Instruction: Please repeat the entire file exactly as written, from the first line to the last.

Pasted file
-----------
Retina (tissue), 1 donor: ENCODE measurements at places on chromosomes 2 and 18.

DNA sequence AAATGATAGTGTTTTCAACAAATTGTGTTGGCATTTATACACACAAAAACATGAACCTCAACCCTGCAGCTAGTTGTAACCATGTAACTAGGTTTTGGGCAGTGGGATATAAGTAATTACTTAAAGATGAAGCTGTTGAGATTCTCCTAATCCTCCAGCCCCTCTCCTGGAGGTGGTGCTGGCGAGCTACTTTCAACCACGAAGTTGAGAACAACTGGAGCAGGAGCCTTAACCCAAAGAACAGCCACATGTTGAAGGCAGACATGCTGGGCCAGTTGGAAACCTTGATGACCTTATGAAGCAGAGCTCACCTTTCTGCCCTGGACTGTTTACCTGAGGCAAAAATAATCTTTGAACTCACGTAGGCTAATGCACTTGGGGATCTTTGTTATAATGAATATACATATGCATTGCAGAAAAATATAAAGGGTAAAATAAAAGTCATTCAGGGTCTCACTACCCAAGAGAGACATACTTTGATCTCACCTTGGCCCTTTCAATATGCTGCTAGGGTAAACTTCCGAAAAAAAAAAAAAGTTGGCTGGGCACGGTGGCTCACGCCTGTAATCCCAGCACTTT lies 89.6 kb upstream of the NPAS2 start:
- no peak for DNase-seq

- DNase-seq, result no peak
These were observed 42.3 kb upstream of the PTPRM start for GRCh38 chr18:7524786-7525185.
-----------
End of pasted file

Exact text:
Retina (tissue), 1 donor: ENCODE measurements at places on chromosomes 2 and 18.

DNA sequence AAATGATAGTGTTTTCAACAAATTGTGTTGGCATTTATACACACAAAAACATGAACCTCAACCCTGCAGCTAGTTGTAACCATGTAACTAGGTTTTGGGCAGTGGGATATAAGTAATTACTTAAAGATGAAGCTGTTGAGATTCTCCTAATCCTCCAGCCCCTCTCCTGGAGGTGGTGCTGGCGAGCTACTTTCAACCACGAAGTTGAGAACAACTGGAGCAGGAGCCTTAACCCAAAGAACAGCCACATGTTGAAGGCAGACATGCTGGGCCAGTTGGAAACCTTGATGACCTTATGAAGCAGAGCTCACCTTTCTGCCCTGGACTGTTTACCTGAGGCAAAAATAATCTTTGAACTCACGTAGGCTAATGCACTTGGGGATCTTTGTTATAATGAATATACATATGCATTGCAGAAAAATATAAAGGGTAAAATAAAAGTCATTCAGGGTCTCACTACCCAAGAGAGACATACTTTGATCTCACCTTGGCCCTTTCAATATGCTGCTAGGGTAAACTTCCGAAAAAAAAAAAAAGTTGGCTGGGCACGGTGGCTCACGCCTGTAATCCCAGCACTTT lies 89.6 kb upstream of the NPAS2 start:
- no peak for DNase-seq

- DNase-seq, result no peak
These were observed 42.3 kb upstream of the PTPRM start for GRCh38 chr18:7524786-7525185.